OPTIONS AND ADVANTAGES I think that if you were to weigh all of the pros and cons of silicone against those of saline and you looked at it strictly from one point of view (that being safety), saline would still win out by a small margin. In the years to come, this may change because FDA reapproval carries heavy stipulations of monitoring patients with silicone implants in the years following implantation. All things being equal, if you could assure a woman that she would have a perfect result with no hardening or rippling, silicone would be a much better implant with a more natural feel and appearance than saline.
BOTH SKILLS AND STIGMAS LINGER In terms of the potential that some of our silicone implant techniques might have gotten "rusty" as some have suggested, I don't agree that most physicians need to be retrained on silicone implants. We were always able to use silicone in post-mastectomy and for women who had problematic saline implants for six months or longer. Even younger surgeons who've come into practice in the 14-year marketing hiatus of silicone implants have had access to them. Yes, they are more difficult to insert, but I don't believe there is a re-education issue. Reasonably, we are required to take an online course to understand the nature of the reintroduced implant — as well as what the FDA is going to demand of us all. But neither has the background of litigation declined in the interim years — an atmosphere based on the inaccurate claims of many women. I think a lot of us still feel that sting and, therefore, there may be some personal reservations even though there is no clinical data to back them up.PERSONAL, NOT ETHICAL And contrary to the opinion expressed by some of my colleagues, to me, the question of changing good saline implants to silicone isn't an ethical issue. It is a personal issue. Not personal for the surgeon — but personal for the patient. In the last few months, I've exchanged implants for a number of women who've had what I consider quite acceptable saline results but wanted to move to silicone because they have a softer, more natural feel. My opinion on it was irrelevant. It was strictly their choice.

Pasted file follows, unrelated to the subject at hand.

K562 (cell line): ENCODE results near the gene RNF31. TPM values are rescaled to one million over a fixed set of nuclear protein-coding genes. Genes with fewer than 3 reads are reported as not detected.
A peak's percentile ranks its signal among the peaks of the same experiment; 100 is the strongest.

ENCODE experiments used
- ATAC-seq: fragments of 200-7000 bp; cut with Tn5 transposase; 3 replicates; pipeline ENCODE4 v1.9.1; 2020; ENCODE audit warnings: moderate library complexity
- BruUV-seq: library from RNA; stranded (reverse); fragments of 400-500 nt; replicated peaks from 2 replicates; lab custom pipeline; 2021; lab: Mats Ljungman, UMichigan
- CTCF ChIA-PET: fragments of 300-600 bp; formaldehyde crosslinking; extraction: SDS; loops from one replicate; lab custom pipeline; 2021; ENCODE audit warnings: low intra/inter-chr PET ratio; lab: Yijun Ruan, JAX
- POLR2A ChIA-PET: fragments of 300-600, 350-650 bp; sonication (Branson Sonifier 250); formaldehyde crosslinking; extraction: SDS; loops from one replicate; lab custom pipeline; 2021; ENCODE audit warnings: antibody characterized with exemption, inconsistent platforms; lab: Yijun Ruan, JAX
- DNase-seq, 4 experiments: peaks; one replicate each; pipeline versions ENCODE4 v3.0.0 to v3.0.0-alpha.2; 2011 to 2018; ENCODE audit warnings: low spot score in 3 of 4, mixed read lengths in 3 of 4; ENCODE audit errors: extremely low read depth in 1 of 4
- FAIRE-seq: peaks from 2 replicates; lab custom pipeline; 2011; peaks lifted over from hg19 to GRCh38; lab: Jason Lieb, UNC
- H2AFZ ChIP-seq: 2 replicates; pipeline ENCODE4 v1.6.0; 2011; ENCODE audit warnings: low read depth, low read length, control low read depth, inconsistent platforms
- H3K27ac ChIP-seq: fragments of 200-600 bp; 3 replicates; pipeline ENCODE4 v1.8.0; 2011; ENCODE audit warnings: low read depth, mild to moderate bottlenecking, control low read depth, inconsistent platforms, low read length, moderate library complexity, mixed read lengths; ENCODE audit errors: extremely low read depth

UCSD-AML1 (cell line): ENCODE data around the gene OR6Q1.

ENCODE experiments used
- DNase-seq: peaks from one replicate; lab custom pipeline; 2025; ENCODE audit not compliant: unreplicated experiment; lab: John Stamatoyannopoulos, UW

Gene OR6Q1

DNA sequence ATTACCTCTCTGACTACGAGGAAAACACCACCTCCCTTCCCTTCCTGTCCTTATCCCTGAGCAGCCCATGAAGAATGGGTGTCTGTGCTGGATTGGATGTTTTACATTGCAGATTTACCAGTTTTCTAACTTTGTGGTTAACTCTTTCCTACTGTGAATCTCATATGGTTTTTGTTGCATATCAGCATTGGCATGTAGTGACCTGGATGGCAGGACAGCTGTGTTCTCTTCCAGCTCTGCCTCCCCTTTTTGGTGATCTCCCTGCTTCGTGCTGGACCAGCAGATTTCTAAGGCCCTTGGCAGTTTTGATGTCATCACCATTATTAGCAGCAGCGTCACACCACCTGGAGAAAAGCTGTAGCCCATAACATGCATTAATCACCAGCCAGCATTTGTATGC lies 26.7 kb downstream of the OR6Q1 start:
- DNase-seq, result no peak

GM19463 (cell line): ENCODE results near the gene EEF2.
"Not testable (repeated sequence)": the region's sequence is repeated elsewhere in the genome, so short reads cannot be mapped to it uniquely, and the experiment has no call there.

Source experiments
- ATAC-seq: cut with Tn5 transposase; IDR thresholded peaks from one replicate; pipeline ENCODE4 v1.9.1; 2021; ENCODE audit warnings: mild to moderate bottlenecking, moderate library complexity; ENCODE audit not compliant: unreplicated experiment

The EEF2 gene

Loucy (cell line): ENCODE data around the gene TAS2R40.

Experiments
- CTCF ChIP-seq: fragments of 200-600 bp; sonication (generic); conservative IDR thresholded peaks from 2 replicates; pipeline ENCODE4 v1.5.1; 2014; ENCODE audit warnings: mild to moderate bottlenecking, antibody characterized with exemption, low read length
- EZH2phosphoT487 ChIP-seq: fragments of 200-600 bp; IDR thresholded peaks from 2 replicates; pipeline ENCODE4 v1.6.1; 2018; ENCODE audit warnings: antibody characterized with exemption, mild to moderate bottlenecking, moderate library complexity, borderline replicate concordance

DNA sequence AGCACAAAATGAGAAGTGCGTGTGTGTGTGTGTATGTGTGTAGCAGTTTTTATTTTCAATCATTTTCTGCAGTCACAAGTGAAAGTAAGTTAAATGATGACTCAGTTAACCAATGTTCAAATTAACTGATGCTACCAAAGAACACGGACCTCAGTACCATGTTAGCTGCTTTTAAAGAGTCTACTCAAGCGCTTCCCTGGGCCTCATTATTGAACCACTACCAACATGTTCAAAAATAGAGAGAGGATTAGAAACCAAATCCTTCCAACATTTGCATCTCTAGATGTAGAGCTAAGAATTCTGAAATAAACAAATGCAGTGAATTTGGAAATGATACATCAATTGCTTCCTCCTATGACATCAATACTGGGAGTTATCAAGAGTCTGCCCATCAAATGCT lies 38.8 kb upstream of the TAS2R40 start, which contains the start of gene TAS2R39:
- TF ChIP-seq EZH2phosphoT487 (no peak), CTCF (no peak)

Still, looking at this in the "big picture" setting, there has not been a massive charge of women seeking silicone implants. I was just interviewed for an article for our local paper, in which part was extrapolated from an article in the Philadelphia Inquirer, about the relative lack of interest in silicone since its reintroduction last November. Again, I feel that this is driven by the ever-present stigma of silicone over the last 14 years, so most women aren't dashing out to get silicone.
We now offer both silicone and saline implants to all patients, but, in fact, just yesterday I had a woman come in who, without a single pause or hesitation, stated that she would only consider saline. I didn't go into the whys, the wheres, or the whats. That was her feeling and that was her choice.
So while it's our responsibility to offer both, and to give the pros and cons of each, so far there remains a strong anti-silicone sentiment out there. And that means that, even though the FDA considers them to be safe and effective, from my vantage point, there isn't going to be a rush back to silicone anytime soon.
Dr. Popp is a fully certified Cosmetic & Reconstructive Surgeon in private practice in Omaha, Neb., and serves on the Editorial Advisory Board of Cosmetic Surgery Times . Since 1981, Dr. Popp has been an instructor of surgical anatomy at Stanford University.